Amazing Use of Bamboo Swords in Kendo

Committee National of KendoBamboo Swords, Equipment, KendoLeave a Comment

The use of bamboo swords or shinai along with armor or bogu in Japanese sword arts is a relatively recent phenomenon. It is believed that the father and son duo of Yamada Heizaemon Mitsunori and Naganuma Shirozaemon Kunisato developed and improved the bokuto and shinai, as well as the bogu.

There was good reason for the invention of the bamboo sword.

Before the shinai, samurai would practice with the wooden sword – bokken or bokuto. It is not surprising that they would often hurt their training partner. Even with a wooden sword (and not a sharp katana), there were deaths. In fact, Miyamoto Musashi is said to have killed an equally prominent swordsman Sasaki Kojiro with a legendary bokken carved from an oar.

Then the bamboo shinai was invented. The modern shinai has evolved from the hikihada or bamboo training stick wrapped in leather. This type of sword, also called the fukuro-shinai because the leather is shaped like a bag, is still used in many traditional kenjitsu schools including Yagyu Shinkage Ryu.

The modern shinai uses four slats of bamboo. The very origin of the word shinai is a reflection of the flexibility and the bendability of bamboo that allows for the amazing use of bamboo swords in kendo.

The Characteristics of the Shinai

The word ‘shinai’ comes from a Japanese verb that means “to flex, to bend”. Another phrase that is linked to it shinai take  means “flexible bamboo”.

The shinai represents the soul of the wielder, just as the samurai’s sword represented his soul. It has a hand grip, front, back and hand-guards. The entire length of the shinai can be used for blocking or paring, but only the last third part can be used for a strike.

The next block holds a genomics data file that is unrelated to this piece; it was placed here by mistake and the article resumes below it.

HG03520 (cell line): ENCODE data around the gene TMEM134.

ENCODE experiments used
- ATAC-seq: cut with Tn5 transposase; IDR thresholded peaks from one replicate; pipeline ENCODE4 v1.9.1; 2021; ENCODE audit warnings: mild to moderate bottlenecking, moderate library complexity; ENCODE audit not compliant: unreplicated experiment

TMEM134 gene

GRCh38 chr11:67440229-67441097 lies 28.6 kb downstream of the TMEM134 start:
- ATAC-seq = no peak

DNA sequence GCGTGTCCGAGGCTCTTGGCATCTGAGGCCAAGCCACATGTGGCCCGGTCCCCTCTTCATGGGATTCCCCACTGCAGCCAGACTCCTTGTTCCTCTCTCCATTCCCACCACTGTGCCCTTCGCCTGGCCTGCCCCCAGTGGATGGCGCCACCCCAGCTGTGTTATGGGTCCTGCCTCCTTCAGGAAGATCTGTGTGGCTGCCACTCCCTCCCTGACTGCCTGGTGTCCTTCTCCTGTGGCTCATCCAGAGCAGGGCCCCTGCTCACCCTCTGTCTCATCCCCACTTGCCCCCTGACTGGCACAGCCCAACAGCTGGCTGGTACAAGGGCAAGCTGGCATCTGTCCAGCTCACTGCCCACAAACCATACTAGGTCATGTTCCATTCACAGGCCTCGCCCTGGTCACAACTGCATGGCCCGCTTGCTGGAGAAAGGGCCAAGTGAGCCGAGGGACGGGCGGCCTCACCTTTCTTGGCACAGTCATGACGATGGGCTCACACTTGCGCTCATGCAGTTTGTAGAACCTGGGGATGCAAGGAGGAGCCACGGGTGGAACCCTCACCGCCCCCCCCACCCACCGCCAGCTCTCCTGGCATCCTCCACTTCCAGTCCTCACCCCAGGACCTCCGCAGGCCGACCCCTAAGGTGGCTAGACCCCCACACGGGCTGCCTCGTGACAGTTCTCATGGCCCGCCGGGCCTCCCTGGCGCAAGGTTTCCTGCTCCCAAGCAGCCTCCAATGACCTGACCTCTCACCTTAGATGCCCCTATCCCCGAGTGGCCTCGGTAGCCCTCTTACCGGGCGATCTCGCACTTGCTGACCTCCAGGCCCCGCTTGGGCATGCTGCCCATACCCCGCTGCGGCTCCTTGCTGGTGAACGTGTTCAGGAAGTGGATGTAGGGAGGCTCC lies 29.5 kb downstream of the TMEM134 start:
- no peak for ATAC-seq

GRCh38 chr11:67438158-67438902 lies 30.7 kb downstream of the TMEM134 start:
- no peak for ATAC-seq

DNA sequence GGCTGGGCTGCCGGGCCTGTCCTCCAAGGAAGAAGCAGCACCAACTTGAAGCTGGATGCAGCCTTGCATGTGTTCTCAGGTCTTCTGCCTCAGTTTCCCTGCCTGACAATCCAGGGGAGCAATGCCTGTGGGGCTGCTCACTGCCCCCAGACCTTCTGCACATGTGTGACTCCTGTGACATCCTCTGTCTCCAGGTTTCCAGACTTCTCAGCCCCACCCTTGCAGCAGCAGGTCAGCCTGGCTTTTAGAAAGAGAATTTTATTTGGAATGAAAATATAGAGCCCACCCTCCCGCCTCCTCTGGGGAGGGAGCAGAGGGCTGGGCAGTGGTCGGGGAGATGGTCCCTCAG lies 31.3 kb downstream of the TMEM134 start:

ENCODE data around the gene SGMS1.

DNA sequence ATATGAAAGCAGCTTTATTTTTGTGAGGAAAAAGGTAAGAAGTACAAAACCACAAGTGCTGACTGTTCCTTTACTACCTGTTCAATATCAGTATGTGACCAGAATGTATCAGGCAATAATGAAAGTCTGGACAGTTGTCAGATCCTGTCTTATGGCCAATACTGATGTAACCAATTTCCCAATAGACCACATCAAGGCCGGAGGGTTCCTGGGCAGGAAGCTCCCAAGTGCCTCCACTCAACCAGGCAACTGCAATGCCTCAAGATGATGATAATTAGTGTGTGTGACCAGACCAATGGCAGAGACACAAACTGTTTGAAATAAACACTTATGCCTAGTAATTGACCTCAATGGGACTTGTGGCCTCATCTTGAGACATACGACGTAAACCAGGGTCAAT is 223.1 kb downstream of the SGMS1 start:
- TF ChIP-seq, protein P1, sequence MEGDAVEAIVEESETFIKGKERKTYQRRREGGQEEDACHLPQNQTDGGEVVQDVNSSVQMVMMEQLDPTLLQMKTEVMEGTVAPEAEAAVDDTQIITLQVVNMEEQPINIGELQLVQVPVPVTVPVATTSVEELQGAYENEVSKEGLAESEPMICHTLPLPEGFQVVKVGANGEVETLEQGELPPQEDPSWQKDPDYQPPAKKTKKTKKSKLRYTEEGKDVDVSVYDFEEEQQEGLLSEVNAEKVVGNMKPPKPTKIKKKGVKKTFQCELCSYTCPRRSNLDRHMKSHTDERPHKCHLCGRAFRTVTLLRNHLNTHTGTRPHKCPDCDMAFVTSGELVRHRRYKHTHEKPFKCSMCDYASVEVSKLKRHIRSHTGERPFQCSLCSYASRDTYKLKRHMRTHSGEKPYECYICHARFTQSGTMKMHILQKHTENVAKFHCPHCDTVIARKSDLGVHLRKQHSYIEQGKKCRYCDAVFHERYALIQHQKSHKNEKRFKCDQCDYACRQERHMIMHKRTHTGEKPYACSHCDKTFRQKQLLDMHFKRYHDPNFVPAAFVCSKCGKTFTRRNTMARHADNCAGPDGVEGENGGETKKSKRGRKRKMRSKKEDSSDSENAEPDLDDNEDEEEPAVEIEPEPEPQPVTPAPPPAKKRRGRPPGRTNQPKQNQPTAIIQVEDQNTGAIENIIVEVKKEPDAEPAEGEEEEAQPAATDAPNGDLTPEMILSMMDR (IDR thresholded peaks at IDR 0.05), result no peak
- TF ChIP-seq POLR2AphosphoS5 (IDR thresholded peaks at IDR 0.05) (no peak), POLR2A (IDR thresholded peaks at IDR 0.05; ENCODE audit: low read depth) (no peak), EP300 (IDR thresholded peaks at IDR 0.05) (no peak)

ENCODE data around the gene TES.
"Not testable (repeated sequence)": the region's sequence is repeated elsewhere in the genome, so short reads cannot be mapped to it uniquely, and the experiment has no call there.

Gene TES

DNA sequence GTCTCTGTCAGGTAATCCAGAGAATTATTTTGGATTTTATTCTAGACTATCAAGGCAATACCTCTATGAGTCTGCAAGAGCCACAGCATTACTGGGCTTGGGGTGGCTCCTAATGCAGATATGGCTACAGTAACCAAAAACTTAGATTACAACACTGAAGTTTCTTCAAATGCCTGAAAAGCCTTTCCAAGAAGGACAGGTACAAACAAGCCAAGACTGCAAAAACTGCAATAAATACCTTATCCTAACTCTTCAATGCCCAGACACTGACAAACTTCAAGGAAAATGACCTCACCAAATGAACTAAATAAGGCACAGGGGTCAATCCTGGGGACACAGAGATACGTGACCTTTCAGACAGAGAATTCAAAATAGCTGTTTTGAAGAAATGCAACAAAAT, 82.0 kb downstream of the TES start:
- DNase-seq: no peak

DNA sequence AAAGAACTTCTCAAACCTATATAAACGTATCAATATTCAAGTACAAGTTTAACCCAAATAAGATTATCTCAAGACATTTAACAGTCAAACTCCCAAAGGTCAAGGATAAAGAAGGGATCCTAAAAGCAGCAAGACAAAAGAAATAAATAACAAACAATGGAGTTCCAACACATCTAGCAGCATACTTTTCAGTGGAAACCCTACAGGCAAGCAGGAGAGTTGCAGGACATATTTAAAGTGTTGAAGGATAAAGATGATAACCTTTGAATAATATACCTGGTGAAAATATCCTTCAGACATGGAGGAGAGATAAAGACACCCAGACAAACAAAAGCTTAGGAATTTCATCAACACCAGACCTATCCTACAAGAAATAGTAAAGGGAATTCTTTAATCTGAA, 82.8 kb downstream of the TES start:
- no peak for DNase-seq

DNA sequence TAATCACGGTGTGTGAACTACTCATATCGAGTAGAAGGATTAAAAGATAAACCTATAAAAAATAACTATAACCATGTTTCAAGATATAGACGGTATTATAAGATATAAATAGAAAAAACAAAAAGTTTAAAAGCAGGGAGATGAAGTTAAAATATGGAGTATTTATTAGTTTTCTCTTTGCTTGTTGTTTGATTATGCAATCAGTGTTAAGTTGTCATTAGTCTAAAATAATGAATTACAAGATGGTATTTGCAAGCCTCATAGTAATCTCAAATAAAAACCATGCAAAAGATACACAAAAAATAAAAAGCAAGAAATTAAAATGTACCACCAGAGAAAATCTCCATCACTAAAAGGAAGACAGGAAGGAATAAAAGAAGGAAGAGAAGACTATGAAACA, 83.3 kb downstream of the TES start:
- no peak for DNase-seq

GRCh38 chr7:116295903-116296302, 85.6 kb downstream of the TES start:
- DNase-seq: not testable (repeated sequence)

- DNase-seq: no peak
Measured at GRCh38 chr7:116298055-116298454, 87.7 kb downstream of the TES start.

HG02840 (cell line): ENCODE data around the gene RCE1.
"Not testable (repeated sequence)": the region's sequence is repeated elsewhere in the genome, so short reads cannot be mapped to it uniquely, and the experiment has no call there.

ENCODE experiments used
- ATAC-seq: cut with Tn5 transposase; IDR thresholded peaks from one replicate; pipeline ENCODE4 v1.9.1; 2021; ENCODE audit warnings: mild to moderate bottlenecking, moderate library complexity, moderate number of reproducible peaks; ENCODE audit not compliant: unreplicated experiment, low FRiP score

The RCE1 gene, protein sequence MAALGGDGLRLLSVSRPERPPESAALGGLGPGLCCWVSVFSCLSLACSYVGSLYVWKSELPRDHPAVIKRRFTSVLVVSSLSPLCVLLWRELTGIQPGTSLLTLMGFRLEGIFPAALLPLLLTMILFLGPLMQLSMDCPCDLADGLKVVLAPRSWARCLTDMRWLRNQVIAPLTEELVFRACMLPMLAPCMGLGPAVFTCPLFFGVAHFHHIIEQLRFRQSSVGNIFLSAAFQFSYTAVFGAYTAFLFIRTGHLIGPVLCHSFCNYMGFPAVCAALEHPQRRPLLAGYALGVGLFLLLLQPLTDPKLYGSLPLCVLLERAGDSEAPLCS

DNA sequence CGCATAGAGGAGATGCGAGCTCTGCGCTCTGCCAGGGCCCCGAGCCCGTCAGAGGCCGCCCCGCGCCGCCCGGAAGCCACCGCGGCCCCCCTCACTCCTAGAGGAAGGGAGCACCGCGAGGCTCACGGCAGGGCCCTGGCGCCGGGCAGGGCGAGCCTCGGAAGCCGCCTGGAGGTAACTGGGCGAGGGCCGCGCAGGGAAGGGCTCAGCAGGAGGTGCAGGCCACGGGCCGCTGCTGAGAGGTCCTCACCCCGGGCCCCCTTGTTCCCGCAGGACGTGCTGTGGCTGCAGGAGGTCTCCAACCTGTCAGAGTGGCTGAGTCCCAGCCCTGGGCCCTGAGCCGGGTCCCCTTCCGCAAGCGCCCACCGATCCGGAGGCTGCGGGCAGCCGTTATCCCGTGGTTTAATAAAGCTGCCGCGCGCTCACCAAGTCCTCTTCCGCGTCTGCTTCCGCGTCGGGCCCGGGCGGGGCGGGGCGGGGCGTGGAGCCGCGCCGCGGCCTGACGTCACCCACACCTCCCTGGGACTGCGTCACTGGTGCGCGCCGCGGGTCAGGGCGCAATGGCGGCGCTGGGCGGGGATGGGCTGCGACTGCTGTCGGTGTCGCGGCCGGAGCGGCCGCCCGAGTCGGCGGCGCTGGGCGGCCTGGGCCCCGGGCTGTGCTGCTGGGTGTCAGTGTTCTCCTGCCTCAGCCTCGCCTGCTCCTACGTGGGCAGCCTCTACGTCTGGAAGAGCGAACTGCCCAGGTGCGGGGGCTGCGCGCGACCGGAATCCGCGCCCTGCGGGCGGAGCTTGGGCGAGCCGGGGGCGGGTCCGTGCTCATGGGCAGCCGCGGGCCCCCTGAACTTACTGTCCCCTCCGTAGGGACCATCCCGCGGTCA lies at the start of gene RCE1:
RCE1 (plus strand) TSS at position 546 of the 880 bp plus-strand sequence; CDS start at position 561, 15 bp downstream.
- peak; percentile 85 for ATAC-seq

The Amazing Use of the Shinai

All the hitting and cutting techniques in kendo are based on one downward cut that has proved to be most effective in battle. In this simple form, the shinai is held with both hands, followed by movement, a strike and the kiai or warcry. In the most amazing examples from tournaments in Japan, these three steps are carried out in a flash, with flying shinai and fluid, sweeping motion. The movement usually starts in the lower abdomen, and is carried to the upper body towards the wrists and elbows that will do the striking. This movement will also drive the kendoka to his target in the same fluid movement. Here lies part of the beauty of the form of kendo.

A combination of full and long cuts or short cuts make up the strikes. Long or full cuts are made by shinai lifted above the head. In shortened cuts, shinai travel the shortest distance, and cut down reaction time.

Sometimes, there are long, tense periods of seme between masters, followed by quick clashing of the shinai.

And while kendo is a “modern Japanese martial art” with a focus on self-improvement, there is no reason why the shinai, for a kenshi with the right spirit and mastery cannot disarm an opponent or bring him to his knees.

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